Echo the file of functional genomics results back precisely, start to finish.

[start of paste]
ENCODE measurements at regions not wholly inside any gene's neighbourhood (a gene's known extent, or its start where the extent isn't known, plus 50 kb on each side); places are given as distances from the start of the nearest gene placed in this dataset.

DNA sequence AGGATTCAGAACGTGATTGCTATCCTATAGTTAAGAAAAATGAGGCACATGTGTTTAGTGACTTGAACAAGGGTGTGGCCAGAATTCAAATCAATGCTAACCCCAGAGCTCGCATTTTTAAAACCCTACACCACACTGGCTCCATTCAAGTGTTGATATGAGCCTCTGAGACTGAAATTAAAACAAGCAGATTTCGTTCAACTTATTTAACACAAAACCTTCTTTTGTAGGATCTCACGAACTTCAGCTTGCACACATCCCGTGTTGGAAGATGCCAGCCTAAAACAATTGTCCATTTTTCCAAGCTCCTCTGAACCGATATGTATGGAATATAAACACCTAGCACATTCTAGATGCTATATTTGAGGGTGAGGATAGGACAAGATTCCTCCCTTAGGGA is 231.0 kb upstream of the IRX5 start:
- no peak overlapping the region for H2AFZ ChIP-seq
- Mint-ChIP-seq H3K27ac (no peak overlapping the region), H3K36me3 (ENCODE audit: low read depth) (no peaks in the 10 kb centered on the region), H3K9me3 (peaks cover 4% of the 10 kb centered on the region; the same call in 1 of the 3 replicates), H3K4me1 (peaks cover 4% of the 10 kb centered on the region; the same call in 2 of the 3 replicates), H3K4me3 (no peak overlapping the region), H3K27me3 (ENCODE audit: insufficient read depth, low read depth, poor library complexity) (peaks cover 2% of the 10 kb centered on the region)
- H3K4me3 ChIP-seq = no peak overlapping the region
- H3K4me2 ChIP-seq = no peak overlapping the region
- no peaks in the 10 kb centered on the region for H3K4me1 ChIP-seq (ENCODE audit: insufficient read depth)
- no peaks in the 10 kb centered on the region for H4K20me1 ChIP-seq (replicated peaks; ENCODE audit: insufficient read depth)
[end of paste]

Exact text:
ENCODE measurements at regions not wholly inside any gene's neighbourhood (a gene's known extent, or its start where the extent isn't known, plus 50 kb on each side); places are given as distances from the start of the nearest gene placed in this dataset.

DNA sequence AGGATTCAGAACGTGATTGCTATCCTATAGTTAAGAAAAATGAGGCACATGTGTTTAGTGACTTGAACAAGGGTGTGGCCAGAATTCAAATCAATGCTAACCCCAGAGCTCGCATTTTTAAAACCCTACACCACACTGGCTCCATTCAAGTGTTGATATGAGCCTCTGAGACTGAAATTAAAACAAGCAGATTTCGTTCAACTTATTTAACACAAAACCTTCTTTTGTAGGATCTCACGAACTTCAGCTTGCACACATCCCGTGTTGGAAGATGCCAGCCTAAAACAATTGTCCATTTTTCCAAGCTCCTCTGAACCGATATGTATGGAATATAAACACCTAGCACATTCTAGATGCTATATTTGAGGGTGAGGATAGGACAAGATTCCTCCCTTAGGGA is 231.0 kb upstream of the IRX5 start:
- no peak overlapping the region for H2AFZ ChIP-seq
- Mint-ChIP-seq H3K27ac (no peak overlapping the region), H3K36me3 (ENCODE audit: low read depth) (no peaks in the 10 kb centered on the region), H3K9me3 (peaks cover 4% of the 10 kb centered on the region; the same call in 1 of the 3 replicates), H3K4me1 (peaks cover 4% of the 10 kb centered on the region; the same call in 2 of the 3 replicates), H3K4me3 (no peak overlapping the region), H3K27me3 (ENCODE audit: insufficient read depth, low read depth, poor library complexity) (peaks cover 2% of the 10 kb centered on the region)
- H3K4me3 ChIP-seq = no peak overlapping the region
- H3K4me2 ChIP-seq = no peak overlapping the region
- no peaks in the 10 kb centered on the region for H3K4me1 ChIP-seq (ENCODE audit: insufficient read depth)
- no peaks in the 10 kb centered on the region for H4K20me1 ChIP-seq (replicated peaks; ENCODE audit: insufficient read depth)